Prevelence of Osteoarthritis of the Knee is High in Chinese Population Despite Relative Thinness
Osteoarthritis (OA) is a leading cause of disability among older persons in Western societies. Overweight has been identified as an important risk factor for OA of the knee in studies of Western societies, particularly in women. Epidemiologic studies of OA in non-Western populations are scarce. The relative thinness of most Chinese persons would suggest that older persons living in China might have less knee OA than those in the U.S. Zhang et al (Arthritis Rheum 44:2065, 2001) estimated the prevalence of radiographic and symptomatic knee OA in a population-based sample of elderly subjects in Beijing, China and compared it with that reported in the Framingham OA study.
Methods: A sample of persons age > 60 was recruited, using door-to-door enumeration in randomly selected neighborhoods in Beijing. Subjects completed a home interview and a hospital examination including weight-bearing knee radiographs. The protocol was identical to that used in the Framingham OA study. The definitions of radiographic and symptomatic knee OA were also identical to those used in the Framingham study.
Results: Of 2,180 age-eligible Beijing subjects contacted, knee radiographs were obtained in 10787 (82.0%). The prevalence of radiographic knee OA was 42.8% in women and 21.5% in men. Symptomatic knee OA occurred in 15.5% of women and 5.6% of men. Compared with women of the same age in Framingham, women in Beijing had a higher prevalence of radiographic knee OA (prevalence ratio 1.45, 95% confidence interval 1.31-1.60) and of symptomatic knee OA (prevalence ratio 1.43, 95% confidence interval 1.16-1.75). The prevalence of knee OA in Chinese men was similar to that in their white US counterparts (for radiographic OA, prevalence ratio was 0.90; for symptomatic OA, prevalence ratio was 1.02). Interestingly, bilateral (radiographic) knee OA was more prevalent in the Beijing population, while prevalence of severe (radiographic) OA was higher in the US population.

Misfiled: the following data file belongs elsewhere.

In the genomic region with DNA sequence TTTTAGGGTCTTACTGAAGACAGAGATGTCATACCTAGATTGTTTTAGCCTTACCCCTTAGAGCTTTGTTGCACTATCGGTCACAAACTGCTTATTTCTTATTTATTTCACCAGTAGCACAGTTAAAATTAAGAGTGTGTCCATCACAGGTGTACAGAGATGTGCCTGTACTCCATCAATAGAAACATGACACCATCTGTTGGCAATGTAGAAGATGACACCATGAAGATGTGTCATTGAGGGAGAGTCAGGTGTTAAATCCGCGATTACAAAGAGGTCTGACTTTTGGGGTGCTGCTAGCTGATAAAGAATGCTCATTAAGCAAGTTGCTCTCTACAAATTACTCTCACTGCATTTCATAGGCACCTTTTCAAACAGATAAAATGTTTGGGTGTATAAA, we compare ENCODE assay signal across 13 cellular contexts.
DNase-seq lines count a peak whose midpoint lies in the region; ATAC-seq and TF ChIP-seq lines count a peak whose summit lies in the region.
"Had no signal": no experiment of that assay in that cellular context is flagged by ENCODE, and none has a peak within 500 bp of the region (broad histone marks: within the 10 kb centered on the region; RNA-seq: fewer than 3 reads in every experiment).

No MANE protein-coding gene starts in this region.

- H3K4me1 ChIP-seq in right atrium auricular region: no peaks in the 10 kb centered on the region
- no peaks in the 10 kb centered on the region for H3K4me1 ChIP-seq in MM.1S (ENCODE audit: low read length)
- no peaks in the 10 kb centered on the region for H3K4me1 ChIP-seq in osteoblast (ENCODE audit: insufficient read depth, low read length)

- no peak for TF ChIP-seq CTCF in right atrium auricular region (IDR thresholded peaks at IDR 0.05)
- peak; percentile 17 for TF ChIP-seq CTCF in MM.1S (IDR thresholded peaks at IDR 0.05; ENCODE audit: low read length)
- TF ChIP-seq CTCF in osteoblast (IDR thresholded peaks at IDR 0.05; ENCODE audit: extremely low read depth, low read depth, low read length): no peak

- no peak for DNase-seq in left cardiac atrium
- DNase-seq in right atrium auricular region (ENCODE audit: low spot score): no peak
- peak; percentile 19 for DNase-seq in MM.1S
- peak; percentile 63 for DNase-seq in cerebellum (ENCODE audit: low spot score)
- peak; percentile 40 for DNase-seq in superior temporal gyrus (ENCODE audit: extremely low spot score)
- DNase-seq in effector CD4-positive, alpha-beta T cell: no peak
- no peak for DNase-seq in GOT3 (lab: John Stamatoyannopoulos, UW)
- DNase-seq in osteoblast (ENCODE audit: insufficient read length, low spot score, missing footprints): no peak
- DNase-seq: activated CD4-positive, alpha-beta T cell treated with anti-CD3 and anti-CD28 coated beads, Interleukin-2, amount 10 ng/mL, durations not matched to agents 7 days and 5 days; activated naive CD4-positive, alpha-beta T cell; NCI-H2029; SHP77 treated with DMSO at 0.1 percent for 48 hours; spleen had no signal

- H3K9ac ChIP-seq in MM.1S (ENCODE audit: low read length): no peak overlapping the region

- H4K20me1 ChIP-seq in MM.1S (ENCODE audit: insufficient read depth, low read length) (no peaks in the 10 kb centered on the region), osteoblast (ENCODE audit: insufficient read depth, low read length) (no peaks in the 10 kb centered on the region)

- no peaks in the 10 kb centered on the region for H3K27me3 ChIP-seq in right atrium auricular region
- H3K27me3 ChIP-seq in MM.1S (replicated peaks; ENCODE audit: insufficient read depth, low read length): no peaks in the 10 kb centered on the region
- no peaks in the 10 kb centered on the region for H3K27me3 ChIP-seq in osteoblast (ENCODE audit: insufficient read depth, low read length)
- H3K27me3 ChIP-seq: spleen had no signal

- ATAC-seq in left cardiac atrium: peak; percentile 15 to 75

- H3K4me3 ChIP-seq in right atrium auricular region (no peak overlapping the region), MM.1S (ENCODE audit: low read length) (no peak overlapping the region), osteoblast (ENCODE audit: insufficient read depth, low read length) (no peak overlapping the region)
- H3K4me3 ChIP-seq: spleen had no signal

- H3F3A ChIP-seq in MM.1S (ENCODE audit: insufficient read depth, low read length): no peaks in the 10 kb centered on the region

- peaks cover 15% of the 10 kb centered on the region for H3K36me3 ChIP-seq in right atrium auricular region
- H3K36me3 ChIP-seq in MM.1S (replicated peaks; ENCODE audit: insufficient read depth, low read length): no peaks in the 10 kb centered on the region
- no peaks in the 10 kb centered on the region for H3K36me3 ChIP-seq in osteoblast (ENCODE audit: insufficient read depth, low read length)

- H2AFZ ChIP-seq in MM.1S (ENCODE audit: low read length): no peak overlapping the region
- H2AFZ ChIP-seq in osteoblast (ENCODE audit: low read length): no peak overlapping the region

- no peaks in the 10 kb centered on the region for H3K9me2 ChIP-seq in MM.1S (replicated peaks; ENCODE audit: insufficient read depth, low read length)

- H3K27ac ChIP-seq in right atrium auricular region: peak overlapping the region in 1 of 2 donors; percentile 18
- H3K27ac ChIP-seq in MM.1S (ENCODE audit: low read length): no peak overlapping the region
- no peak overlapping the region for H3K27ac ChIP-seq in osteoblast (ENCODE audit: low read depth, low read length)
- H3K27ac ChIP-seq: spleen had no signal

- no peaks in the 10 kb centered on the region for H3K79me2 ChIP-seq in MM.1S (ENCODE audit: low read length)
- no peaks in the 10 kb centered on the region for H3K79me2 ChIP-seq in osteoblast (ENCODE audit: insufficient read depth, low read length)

Conclusions: Using identical methods and definitions to evaluate the prevalence of OA in the US white and Chinese populations, a surprisingly high prevalence of knee OA among older Chinese women was found. In contrast, prevalence in men was comparable.
Editorial Comment: In general, the Chinese population is thinner than the US. This was true in this study where the mean weights for Chinese women and men were 61.6 and 69.9 kg, respectively, and mean body mass indices (BMI) were 26.0 and 25.2 kg/m2, respectively. Overweight and female sex have been identified as important risk factors for knee OA in studies of Western populations. The high prevalence of knee OA in Chinese women despite their thinness indicates that other risk factors, other than – or in addition to – overweight, play an important role in the development of knee OA. Both men and women in the Beijing study population reported a high level of physical activity. While this could contribute to the higher prevalence of knee OA in women, it does not account for the equivalent prevalence in the two populations of men. Genetic differences between the two populations may also account for some of the difference in prevalence of disease.
The careful design of this study, in which the Framingham methodology was reproduced and excellent quality control of radiographic readings is maintained, will lend important new information to the study of risk factors for the development of OA. Comparison of the two populations for risk factors for incident disease and for progression of disease will provide important information about etiology of this highly prevalent, disabling and costly disease.